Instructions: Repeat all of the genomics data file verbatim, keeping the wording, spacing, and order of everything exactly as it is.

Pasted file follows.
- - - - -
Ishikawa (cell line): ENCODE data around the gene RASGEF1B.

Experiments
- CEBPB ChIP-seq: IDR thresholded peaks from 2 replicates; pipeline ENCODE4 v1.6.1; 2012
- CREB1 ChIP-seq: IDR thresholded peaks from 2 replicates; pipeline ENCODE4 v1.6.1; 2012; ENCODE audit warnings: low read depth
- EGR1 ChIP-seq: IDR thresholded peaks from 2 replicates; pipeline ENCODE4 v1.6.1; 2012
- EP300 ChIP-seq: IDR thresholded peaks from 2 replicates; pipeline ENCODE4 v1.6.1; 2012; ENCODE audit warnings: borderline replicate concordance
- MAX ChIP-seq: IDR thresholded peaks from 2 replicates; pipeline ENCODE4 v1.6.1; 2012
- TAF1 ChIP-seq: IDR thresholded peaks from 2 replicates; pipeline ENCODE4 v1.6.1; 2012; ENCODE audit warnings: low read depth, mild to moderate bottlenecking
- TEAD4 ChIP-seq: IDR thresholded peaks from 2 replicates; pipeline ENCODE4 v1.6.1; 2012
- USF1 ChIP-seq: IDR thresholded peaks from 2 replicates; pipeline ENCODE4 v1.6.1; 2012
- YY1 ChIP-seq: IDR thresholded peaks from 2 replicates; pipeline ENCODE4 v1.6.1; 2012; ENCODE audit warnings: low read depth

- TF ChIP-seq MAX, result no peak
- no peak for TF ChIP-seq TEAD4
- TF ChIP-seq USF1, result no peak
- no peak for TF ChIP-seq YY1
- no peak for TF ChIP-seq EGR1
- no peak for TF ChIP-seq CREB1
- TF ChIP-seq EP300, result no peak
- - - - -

Ishikawa (cell line): ENCODE data around the gene RASGEF1B.

Experiments
- CEBPB ChIP-seq: IDR thresholded peaks from 2 replicates; pipeline ENCODE4 v1.6.1; 2012
- CREB1 ChIP-seq: IDR thresholded peaks from 2 replicates; pipeline ENCODE4 v1.6.1; 2012; ENCODE audit warnings: low read depth
- EGR1 ChIP-seq: IDR thresholded peaks from 2 replicates; pipeline ENCODE4 v1.6.1; 2012
- EP300 ChIP-seq: IDR thresholded peaks from 2 replicates; pipeline ENCODE4 v1.6.1; 2012; ENCODE audit warnings: borderline replicate concordance
- MAX ChIP-seq: IDR thresholded peaks from 2 replicates; pipeline ENCODE4 v1.6.1; 2012
- TAF1 ChIP-seq: IDR thresholded peaks from 2 replicates; pipeline ENCODE4 v1.6.1; 2012; ENCODE audit warnings: low read depth, mild to moderate bottlenecking
- TEAD4 ChIP-seq: IDR thresholded peaks from 2 replicates; pipeline ENCODE4 v1.6.1; 2012
- USF1 ChIP-seq: IDR thresholded peaks from 2 replicates; pipeline ENCODE4 v1.6.1; 2012
- YY1 ChIP-seq: IDR thresholded peaks from 2 replicates; pipeline ENCODE4 v1.6.1; 2012; ENCODE audit warnings: low read depth

- TF ChIP-seq MAX, result no peak
- no peak for TF ChIP-seq TEAD4
- TF ChIP-seq USF1, result no peak
- no peak for TF ChIP-seq YY1
- no peak for TF ChIP-seq EGR1
- no peak for TF ChIP-seq CREB1
- TF ChIP-seq EP300, result no peak